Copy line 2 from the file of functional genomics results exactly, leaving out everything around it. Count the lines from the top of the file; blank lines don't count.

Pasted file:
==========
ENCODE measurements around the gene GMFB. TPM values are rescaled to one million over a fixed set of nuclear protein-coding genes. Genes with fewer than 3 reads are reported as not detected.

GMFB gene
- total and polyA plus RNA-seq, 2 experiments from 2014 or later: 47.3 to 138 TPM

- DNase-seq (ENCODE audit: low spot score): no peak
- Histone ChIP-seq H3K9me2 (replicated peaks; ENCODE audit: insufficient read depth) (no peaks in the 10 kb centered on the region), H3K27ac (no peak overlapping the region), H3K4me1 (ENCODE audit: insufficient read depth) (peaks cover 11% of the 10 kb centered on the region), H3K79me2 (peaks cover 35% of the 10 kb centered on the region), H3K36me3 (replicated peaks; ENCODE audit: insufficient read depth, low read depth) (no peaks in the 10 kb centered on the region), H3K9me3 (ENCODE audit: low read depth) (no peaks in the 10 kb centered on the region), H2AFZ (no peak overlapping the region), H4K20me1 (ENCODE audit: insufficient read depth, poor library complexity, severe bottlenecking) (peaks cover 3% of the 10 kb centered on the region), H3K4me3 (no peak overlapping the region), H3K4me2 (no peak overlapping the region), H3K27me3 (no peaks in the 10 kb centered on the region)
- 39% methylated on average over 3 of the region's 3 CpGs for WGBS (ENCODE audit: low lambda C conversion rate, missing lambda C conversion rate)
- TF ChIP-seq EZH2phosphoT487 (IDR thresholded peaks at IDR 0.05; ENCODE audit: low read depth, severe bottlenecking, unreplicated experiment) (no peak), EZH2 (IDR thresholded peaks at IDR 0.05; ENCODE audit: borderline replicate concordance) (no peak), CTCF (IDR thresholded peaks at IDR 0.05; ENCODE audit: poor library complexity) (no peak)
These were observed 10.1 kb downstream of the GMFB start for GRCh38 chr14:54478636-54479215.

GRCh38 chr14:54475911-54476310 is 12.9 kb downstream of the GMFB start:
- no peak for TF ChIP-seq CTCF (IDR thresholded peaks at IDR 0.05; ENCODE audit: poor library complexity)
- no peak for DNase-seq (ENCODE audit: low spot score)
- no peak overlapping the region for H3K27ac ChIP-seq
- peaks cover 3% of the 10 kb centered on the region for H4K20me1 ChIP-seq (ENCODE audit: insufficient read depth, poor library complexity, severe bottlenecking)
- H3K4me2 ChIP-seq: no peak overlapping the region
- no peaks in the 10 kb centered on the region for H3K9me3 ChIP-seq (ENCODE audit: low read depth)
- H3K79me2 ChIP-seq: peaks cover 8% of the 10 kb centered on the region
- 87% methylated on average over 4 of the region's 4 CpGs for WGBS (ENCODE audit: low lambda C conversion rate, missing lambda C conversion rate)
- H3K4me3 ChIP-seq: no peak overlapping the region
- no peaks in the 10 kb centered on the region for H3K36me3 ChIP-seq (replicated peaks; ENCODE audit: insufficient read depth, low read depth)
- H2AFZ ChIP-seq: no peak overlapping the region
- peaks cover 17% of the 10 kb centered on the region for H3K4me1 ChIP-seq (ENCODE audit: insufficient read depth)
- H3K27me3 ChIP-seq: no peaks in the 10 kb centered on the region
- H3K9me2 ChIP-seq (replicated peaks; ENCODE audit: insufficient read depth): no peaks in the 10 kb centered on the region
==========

GMFB gene